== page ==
If you know a bit about SIP and IMS you are probably aware that they are quite flexible. There are many ways how to do some solution and different vendors can easily come up with different implementation for the same thing.
In trainings people are asking very often – is this SIP message mandatory, what will happen if our client will not support this feature, what header attribute is the right one to identify xyz?
Well we have a huge number of specifications (from different organizations and bodies as 3GPP, IETF, OMA, GSMA, …). To avoid the confusion for VoLTE service GSMA created (yes another) document called VoLTE Service Description and Implementation Guide. This is not a classical spec, rather a guide what are the exact call flows and what message fields are relevant for the VoLTE.
The VoLTE UE initiates a SIP REGISTER to the P-CSCF, using the P-CSCF IP Address that was made available during the LTE Attach.
The registration contains:
- Within the Contact header, the IMS Communication Service Identifier’s (ICSI) for IMS Multimedia Telephony:-
- “+sip.instance” containing an IMEI URN
- The feature tag for SMS over IP: +g.3gpp.smsip
- The IMS Public User Identity is in one of the forms:
- Alphanumeric SIP-URI: g. email@example.com
- MSISDN as a SIP-URI: g. sip:+firstname.lastname@example.org;user=phone
- MSISDN as Tel-URI: g. tel:+4206000900123
- The IMS Private User Identity as an NAI: g. username@realm
- P-Access-Network-Info with:
- access-type= 3GPP-E-UTRAN-FDD or 3GPP-E-UTRAN-TDD
- UTRAN-cell-id-3gpp parameter
- Request-URI set to the SIP-URI of the domain name of the home network
- Related headers for IMS AKA parameters
Where an ISIM is present on the UICC, ISIM based authentication and IMS-AKA is used. The ISIM application shall be preconfigured with the related IMS Identities as defined in 3GPP TS 31.103.
Where no ISIM is present on the UICC, USIM based authentication and IMS-AKA is used. The UE shall generate the Private User Identity and the Public User Identity from the IMSI as defined in 3GPP TS 23.003.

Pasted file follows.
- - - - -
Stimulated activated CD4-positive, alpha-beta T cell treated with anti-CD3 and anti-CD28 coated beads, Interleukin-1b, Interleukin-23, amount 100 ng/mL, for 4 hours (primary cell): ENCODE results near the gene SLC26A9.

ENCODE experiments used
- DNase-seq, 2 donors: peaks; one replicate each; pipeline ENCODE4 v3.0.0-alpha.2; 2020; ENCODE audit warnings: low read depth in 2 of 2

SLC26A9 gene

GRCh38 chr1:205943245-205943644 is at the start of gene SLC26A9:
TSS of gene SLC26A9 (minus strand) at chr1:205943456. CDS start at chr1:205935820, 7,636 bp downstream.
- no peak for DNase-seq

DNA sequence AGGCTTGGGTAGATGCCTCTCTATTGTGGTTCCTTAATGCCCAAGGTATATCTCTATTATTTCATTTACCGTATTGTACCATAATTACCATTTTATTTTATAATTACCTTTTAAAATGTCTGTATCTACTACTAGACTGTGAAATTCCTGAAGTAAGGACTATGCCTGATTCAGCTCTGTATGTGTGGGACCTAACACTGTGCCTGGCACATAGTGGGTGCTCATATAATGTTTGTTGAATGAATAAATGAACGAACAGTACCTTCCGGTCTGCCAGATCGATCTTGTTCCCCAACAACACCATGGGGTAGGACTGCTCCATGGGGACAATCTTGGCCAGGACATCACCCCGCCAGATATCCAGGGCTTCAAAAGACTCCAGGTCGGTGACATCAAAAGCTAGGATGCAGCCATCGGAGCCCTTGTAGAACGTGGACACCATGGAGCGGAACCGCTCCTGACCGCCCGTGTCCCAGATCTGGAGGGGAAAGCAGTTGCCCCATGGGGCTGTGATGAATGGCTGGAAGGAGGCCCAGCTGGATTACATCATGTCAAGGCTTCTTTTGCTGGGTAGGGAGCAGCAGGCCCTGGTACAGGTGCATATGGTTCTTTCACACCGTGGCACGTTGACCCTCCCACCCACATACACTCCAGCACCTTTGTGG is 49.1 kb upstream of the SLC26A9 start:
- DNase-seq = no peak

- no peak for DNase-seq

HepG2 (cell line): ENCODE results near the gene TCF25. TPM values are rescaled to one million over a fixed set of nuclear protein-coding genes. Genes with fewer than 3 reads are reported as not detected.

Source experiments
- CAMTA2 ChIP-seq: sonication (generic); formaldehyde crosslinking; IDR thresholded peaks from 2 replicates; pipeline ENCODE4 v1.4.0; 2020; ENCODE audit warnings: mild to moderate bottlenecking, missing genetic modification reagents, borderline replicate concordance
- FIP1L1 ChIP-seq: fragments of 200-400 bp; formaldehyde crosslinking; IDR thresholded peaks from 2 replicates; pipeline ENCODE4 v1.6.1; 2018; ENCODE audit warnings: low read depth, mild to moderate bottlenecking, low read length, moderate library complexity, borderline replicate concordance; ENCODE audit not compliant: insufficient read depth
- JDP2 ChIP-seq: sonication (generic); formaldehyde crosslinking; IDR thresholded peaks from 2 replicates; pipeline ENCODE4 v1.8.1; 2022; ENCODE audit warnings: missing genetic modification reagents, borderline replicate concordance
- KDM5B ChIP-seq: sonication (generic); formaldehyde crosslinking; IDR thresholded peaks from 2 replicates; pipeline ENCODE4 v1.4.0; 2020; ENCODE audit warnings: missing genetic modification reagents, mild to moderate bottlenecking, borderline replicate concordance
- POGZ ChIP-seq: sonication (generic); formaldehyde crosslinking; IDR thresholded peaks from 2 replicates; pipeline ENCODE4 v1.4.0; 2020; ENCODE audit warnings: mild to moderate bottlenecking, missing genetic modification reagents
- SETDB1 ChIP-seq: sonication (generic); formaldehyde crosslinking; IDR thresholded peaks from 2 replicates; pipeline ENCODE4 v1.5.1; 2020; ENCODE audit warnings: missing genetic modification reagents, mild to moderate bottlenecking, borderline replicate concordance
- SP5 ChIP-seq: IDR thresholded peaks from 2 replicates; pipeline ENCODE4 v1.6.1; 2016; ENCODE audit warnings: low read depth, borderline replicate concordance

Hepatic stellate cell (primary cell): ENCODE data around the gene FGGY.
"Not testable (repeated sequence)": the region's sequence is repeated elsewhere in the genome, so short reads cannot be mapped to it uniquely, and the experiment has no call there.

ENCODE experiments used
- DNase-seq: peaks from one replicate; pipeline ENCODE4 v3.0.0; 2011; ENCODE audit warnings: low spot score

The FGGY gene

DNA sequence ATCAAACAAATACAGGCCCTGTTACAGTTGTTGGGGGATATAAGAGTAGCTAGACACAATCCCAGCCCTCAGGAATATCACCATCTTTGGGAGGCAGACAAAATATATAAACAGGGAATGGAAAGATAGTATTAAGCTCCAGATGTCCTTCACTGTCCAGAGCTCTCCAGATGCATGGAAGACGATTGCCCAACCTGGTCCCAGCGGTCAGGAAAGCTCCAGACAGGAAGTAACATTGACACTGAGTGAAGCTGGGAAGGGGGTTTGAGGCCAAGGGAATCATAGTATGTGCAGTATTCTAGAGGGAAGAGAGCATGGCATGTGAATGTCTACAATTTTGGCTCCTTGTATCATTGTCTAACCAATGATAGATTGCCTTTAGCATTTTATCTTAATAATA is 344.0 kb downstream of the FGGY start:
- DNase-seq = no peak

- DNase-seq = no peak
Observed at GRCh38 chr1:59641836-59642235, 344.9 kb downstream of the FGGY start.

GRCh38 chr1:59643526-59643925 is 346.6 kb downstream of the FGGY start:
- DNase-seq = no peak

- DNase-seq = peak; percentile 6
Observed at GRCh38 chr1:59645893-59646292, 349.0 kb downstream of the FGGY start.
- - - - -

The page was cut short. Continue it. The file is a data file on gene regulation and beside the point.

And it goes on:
After the successful registration the VoLTE UE, P-CSCF and TAS shall subscribe to the registration event package using the SIP SUBSCRIBE message.
The basic LTE-LTE flow was explained in the VoLTE in IMS post. A more detail flow from the O-TAS point of view looks like:
The VoLTE UE-A initiates a SIP INVITE request, containing the SDP offer with IMS media capabilities. The SDP offer shall contain the AMR Narrowband codec, and it is recommended that the AMR Wideband codec is included to provide support for HD Voice and shall indicate that local preconditions for QoS are desired but not met yet.
The INVITE request contains:
- Within the Contact header and the P-Preferred-Service header, the IMS Communication Service Identifier’s (ICSI) for IMS Multimedia Telephony:
- Within the Supported header, the P-Early-Media, 100rel& precondition option tags are present.
The S-CSCF receives the SIP INVITE from the P-CSCF and triggers O-TAS for originating services. The S-CSCF also validates the P-Preferred-Service header and if the user is authorized it will change it for P-Asserted-Service.
The TAS can do address translation, retrieve data from HSS via Sh interface, apply supplementary services. Then routes the SIP INVITE back to the S-CSCF. The S-CSCF finds the routing to the terminating network based on the R-URI.
The terminating UE will respond with an SDP answer in a SIP 183 Progress message. According the VoLTE Guideline the SDP answer should contain only one codec and indicates that preconditions are also desired but not met yet at the terminating side and that a confirmation should be sent when QoS preconditions have been met by the originater.
The P-CSCF forwards the SIP 183 Progress response to the originating VoLTE UE. This message shall utilize 100rel. Therefore the originator sends a PRACK.